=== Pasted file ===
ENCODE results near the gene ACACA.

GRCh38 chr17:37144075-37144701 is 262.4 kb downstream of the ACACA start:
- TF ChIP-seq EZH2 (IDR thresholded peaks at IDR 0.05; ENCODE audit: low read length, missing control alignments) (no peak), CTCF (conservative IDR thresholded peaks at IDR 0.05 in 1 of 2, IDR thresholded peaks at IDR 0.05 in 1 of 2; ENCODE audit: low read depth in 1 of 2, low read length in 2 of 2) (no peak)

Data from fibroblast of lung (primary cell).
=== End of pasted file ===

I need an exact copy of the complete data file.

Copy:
ENCODE results near the gene ACACA.

GRCh38 chr17:37144075-37144701 is 262.4 kb downstream of the ACACA start:
- TF ChIP-seq EZH2 (IDR thresholded peaks at IDR 0.05; ENCODE audit: low read length, missing control alignments) (no peak), CTCF (conservative IDR thresholded peaks at IDR 0.05 in 1 of 2, IDR thresholded peaks at IDR 0.05 in 1 of 2; ENCODE audit: low read depth in 1 of 2, low read length in 2 of 2) (no peak)

Data from fibroblast of lung (primary cell).